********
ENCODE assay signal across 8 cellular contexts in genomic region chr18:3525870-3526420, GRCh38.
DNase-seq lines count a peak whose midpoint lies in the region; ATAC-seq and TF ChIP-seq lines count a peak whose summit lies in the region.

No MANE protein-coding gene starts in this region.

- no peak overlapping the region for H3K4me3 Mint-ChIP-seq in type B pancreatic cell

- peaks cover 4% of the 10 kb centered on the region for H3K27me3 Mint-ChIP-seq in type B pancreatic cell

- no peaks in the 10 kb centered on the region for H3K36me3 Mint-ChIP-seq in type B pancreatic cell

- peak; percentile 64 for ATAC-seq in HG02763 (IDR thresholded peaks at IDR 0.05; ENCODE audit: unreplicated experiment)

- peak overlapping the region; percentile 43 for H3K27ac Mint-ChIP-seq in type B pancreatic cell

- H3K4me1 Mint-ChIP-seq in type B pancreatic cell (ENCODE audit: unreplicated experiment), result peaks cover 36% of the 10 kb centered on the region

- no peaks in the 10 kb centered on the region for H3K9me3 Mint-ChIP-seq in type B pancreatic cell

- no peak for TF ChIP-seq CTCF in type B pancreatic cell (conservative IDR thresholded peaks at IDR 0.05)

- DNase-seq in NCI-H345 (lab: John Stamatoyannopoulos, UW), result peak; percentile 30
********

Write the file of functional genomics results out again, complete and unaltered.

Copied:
ENCODE assay signal across 8 cellular contexts in genomic region chr18:3525870-3526420, GRCh38.
DNase-seq lines count a peak whose midpoint lies in the region; ATAC-seq and TF ChIP-seq lines count a peak whose summit lies in the region.

No MANE protein-coding gene starts in this region.

- no peak overlapping the region for H3K4me3 Mint-ChIP-seq in type B pancreatic cell

- peaks cover 4% of the 10 kb centered on the region for H3K27me3 Mint-ChIP-seq in type B pancreatic cell

- no peaks in the 10 kb centered on the region for H3K36me3 Mint-ChIP-seq in type B pancreatic cell

- peak; percentile 64 for ATAC-seq in HG02763 (IDR thresholded peaks at IDR 0.05; ENCODE audit: unreplicated experiment)

- peak overlapping the region; percentile 43 for H3K27ac Mint-ChIP-seq in type B pancreatic cell

- H3K4me1 Mint-ChIP-seq in type B pancreatic cell (ENCODE audit: unreplicated experiment), result peaks cover 36% of the 10 kb centered on the region

- no peaks in the 10 kb centered on the region for H3K9me3 Mint-ChIP-seq in type B pancreatic cell

- no peak for TF ChIP-seq CTCF in type B pancreatic cell (conservative IDR thresholded peaks at IDR 0.05)

- DNase-seq in NCI-H345 (lab: John Stamatoyannopoulos, UW), result peak; percentile 30